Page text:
Baghdadi, who led IS since 2014 and was the world's most wanted man, was killed in a US special forces raid in Syria's northwestern province of Idlib
Istanbul (AFP) - Turkish forces in northern Syria have detained a sister of Abu Bakr al-Baghdadi, the leader of the Islamic State group who was killed in a US raid, a senior Turkish official said Tuesday.
“Turkey has captured Abu Bakr al-Baghdadi’s sister” in a raid near the town of Azaz, the official, speaking on condition of anonymity, told AFP.
He named the woman as Rasmiya Awad, and said she was born in 1954.
The woman was accompanied by her husband, her daughter-in-law and five children.
“The three adults are being interrogated at this time”, the official said.
He added that the arrest could be “an intelligence gold mine.
A Turkish official named the woman detained as Rasmiya Awad, and said she was born in 1954
“What she knows about ISIS can significantly expand our understanding of the group”, help us catch more members and “help Turkey to better protect itself and the rest of Europe from terrorists”, he said, using another acronym for IS.
The Syrian Observatory for Human Rights confirmed the arrests.
“Turkish forces arrested the sister of Baghdadi last night in a camp in the suburbs of the city of Azaz”, said the head of the organisation, Rami Abdel Rahman.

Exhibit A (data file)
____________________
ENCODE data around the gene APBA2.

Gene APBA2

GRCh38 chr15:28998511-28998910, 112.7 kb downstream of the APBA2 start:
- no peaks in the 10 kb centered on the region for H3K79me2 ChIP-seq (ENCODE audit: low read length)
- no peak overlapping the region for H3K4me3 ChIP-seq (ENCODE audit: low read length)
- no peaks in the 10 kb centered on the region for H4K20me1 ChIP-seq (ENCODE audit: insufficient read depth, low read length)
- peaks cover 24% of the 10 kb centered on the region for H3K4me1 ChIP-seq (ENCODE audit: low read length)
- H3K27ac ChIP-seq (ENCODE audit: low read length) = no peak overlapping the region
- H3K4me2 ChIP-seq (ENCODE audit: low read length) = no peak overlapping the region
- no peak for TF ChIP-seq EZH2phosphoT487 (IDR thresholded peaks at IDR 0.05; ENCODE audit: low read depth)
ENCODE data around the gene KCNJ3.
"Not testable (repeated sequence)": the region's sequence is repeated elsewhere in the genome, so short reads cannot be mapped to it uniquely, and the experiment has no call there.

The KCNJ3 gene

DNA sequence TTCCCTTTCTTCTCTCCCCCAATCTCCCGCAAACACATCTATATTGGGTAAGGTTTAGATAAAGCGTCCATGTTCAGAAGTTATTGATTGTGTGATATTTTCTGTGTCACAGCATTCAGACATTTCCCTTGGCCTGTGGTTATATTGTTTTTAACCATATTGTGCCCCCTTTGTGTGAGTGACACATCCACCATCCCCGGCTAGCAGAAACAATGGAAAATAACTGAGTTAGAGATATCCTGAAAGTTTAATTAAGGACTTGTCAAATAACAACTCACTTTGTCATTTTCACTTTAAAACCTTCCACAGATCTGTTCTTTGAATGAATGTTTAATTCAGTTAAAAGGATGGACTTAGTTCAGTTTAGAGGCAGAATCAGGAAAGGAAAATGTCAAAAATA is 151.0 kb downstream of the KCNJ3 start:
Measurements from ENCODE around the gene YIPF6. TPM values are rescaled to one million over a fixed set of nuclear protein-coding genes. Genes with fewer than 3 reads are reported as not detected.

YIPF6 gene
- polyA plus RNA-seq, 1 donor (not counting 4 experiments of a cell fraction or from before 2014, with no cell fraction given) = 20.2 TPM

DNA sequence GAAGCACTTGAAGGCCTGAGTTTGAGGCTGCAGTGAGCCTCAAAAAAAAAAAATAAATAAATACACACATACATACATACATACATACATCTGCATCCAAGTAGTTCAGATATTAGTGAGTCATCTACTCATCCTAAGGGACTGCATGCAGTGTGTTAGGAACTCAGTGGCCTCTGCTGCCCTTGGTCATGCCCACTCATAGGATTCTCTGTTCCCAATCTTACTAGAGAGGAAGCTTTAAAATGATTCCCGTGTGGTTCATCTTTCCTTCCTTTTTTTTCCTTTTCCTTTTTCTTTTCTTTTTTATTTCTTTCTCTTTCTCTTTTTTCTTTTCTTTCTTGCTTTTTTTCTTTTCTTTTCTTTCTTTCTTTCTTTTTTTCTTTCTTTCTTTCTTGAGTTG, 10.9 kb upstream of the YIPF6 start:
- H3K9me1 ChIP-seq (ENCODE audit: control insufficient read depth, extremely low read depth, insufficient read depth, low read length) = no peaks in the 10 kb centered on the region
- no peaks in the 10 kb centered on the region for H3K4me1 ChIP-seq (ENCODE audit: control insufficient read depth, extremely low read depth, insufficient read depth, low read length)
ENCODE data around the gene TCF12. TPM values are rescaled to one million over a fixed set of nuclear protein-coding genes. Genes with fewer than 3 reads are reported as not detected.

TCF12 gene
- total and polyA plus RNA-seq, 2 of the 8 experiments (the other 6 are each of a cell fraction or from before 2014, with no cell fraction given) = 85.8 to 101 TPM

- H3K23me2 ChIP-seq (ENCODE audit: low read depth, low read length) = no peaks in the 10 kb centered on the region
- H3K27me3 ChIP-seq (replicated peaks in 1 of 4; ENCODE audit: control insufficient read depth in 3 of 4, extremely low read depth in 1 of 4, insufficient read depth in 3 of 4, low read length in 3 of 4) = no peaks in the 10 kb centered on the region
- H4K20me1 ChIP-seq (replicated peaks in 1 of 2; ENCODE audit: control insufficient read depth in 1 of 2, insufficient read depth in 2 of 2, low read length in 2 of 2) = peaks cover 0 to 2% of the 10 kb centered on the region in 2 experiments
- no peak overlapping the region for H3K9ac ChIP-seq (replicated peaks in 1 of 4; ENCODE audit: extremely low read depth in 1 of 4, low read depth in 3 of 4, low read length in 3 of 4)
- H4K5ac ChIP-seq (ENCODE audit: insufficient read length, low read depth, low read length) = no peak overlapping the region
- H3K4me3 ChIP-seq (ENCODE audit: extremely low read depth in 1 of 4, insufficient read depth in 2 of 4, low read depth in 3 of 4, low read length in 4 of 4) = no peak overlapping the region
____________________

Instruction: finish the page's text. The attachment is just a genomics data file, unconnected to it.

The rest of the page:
“They arrested her, her husband, her daughter-in law, and her five grandchildren.”
He said they also detained four other Iraqis, but it was not immediately clear if they were linked to IS or not.
The town of Azaz is located in a region of northwestern Syria that has been under Turkish control since an offensive it staged in 2016.
US President Donald Trump announced on October 27 the death of Baghdadi in a US special forces raid in Syria’s northwestern province of Idlib, carried out in coordination with Kurdish militants.
Baghdadi had led IS since 2014 and was the world’s most wanted man.
The next day Turkey said that its intelligence services and military had had “intense” contact with their US counterparts on the night of the operation.
Long suspected of allowing the jihadists to cross its border to join Syria after the start of the conflict that has torn the country since 2011, Turkey, hit by several attacks committed by the IS, joined the anti-jihadist coalition in 2015.
But Ankara has been accused in recent weeks of weakening the fight against dispersed IS elements by launching an offensive on October 9 against the YPG Kurdish militia that had been spearheading the fight against the jihadist organisation.